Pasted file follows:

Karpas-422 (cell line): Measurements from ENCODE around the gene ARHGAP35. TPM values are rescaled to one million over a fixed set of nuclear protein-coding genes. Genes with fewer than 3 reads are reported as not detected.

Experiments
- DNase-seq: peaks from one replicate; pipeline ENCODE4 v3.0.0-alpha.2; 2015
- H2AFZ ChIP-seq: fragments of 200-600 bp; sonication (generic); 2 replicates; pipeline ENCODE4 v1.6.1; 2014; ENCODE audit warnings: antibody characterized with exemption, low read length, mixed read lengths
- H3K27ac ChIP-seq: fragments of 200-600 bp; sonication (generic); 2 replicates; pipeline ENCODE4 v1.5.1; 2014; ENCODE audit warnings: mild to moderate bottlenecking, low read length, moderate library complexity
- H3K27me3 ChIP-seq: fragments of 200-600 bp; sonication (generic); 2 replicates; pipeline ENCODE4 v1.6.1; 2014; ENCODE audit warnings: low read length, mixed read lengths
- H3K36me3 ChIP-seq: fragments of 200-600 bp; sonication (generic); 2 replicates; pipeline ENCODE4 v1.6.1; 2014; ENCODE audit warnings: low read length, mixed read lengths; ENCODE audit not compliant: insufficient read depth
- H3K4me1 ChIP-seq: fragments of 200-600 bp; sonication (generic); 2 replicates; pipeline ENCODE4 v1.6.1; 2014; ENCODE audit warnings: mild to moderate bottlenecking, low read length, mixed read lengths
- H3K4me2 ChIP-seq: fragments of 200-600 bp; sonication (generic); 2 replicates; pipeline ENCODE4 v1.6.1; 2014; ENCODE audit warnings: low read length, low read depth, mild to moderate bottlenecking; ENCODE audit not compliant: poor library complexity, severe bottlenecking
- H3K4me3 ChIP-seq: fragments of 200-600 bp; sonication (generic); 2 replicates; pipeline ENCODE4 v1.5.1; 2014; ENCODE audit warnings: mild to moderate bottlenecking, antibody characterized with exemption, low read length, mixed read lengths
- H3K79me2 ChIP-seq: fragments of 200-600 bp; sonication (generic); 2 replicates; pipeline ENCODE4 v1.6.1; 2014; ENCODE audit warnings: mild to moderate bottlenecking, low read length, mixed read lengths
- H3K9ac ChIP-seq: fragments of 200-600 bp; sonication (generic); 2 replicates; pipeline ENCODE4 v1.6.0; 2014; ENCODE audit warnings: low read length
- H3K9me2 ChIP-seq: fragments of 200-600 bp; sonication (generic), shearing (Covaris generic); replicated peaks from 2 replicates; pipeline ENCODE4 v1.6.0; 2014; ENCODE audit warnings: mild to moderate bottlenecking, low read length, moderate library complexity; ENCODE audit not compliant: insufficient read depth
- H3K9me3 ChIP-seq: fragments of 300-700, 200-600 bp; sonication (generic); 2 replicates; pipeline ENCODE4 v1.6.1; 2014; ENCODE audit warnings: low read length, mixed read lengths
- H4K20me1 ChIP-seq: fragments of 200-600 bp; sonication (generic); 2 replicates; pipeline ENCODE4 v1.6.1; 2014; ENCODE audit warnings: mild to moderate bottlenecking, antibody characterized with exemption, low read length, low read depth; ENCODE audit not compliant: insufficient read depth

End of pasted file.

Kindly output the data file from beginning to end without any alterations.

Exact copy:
Karpas-422 (cell line): Measurements from ENCODE around the gene ARHGAP35. TPM values are rescaled to one million over a fixed set of nuclear protein-coding genes. Genes with fewer than 3 reads are reported as not detected.

Experiments
- DNase-seq: peaks from one replicate; pipeline ENCODE4 v3.0.0-alpha.2; 2015
- H2AFZ ChIP-seq: fragments of 200-600 bp; sonication (generic); 2 replicates; pipeline ENCODE4 v1.6.1; 2014; ENCODE audit warnings: antibody characterized with exemption, low read length, mixed read lengths
- H3K27ac ChIP-seq: fragments of 200-600 bp; sonication (generic); 2 replicates; pipeline ENCODE4 v1.5.1; 2014; ENCODE audit warnings: mild to moderate bottlenecking, low read length, moderate library complexity
- H3K27me3 ChIP-seq: fragments of 200-600 bp; sonication (generic); 2 replicates; pipeline ENCODE4 v1.6.1; 2014; ENCODE audit warnings: low read length, mixed read lengths
- H3K36me3 ChIP-seq: fragments of 200-600 bp; sonication (generic); 2 replicates; pipeline ENCODE4 v1.6.1; 2014; ENCODE audit warnings: low read length, mixed read lengths; ENCODE audit not compliant: insufficient read depth
- H3K4me1 ChIP-seq: fragments of 200-600 bp; sonication (generic); 2 replicates; pipeline ENCODE4 v1.6.1; 2014; ENCODE audit warnings: mild to moderate bottlenecking, low read length, mixed read lengths
- H3K4me2 ChIP-seq: fragments of 200-600 bp; sonication (generic); 2 replicates; pipeline ENCODE4 v1.6.1; 2014; ENCODE audit warnings: low read length, low read depth, mild to moderate bottlenecking; ENCODE audit not compliant: poor library complexity, severe bottlenecking
- H3K4me3 ChIP-seq: fragments of 200-600 bp; sonication (generic); 2 replicates; pipeline ENCODE4 v1.5.1; 2014; ENCODE audit warnings: mild to moderate bottlenecking, antibody characterized with exemption, low read length, mixed read lengths
- H3K79me2 ChIP-seq: fragments of 200-600 bp; sonication (generic); 2 replicates; pipeline ENCODE4 v1.6.1; 2014; ENCODE audit warnings: mild to moderate bottlenecking, low read length, mixed read lengths
- H3K9ac ChIP-seq: fragments of 200-600 bp; sonication (generic); 2 replicates; pipeline ENCODE4 v1.6.0; 2014; ENCODE audit warnings: low read length
- H3K9me2 ChIP-seq: fragments of 200-600 bp; sonication (generic), shearing (Covaris generic); replicated peaks from 2 replicates; pipeline ENCODE4 v1.6.0; 2014; ENCODE audit warnings: mild to moderate bottlenecking, low read length, moderate library complexity; ENCODE audit not compliant: insufficient read depth
- H3K9me3 ChIP-seq: fragments of 300-700, 200-600 bp; sonication (generic); 2 replicates; pipeline ENCODE4 v1.6.1; 2014; ENCODE audit warnings: low read length, mixed read lengths
- H4K20me1 ChIP-seq: fragments of 200-600 bp; sonication (generic); 2 replicates; pipeline ENCODE4 v1.6.1; 2014; ENCODE audit warnings: mild to moderate bottlenecking, antibody characterized with exemption, low read length, low read depth; ENCODE audit not compliant: insufficient read depth